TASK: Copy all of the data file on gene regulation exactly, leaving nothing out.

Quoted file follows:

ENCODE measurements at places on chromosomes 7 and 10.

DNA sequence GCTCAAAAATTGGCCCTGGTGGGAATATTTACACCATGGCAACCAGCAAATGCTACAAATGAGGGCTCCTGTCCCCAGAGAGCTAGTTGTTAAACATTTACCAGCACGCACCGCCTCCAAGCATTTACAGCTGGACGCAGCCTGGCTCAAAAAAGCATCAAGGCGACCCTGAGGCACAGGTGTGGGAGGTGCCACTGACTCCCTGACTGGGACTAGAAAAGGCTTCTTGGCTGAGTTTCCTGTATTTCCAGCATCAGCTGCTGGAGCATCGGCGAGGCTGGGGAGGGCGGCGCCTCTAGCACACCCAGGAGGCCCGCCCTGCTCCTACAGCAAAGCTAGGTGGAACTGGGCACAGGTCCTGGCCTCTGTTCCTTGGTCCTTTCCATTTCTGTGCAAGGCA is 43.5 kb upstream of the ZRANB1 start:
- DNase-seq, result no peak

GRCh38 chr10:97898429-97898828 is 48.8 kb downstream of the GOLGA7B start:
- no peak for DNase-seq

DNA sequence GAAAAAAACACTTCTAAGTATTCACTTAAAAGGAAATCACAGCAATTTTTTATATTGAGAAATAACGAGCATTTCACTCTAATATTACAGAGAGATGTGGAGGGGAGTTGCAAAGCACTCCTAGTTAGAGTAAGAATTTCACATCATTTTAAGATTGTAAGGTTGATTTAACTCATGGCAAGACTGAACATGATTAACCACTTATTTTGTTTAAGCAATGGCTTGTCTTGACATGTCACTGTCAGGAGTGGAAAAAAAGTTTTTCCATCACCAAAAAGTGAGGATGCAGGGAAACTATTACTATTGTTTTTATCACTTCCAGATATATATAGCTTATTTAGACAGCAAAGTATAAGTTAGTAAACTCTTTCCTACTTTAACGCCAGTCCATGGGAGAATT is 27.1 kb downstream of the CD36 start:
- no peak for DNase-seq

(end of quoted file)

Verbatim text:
ENCODE measurements at places on chromosomes 7 and 10.

DNA sequence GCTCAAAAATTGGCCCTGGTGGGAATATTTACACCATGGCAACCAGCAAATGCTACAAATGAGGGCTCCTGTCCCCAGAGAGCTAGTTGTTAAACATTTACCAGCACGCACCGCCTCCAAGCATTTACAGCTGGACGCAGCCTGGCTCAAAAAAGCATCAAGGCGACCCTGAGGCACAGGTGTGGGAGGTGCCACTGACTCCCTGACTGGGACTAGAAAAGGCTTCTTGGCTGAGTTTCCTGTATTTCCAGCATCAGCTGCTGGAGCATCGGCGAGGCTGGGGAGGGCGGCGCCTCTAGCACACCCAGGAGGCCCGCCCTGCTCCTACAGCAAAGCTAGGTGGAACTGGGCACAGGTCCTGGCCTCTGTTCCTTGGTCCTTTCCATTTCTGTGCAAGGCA is 43.5 kb upstream of the ZRANB1 start:
- DNase-seq, result no peak

GRCh38 chr10:97898429-97898828 is 48.8 kb downstream of the GOLGA7B start:
- no peak for DNase-seq

DNA sequence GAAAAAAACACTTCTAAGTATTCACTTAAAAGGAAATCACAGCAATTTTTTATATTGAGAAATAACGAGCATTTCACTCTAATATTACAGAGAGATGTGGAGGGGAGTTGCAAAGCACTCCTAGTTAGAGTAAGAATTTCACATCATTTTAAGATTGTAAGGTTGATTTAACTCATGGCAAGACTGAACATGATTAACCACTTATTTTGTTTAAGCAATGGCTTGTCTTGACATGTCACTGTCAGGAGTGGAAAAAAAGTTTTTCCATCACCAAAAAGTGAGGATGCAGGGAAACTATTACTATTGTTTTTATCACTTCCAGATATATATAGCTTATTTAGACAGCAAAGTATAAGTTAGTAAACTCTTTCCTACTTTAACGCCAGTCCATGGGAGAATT is 27.1 kb downstream of the CD36 start:
- no peak for DNase-seq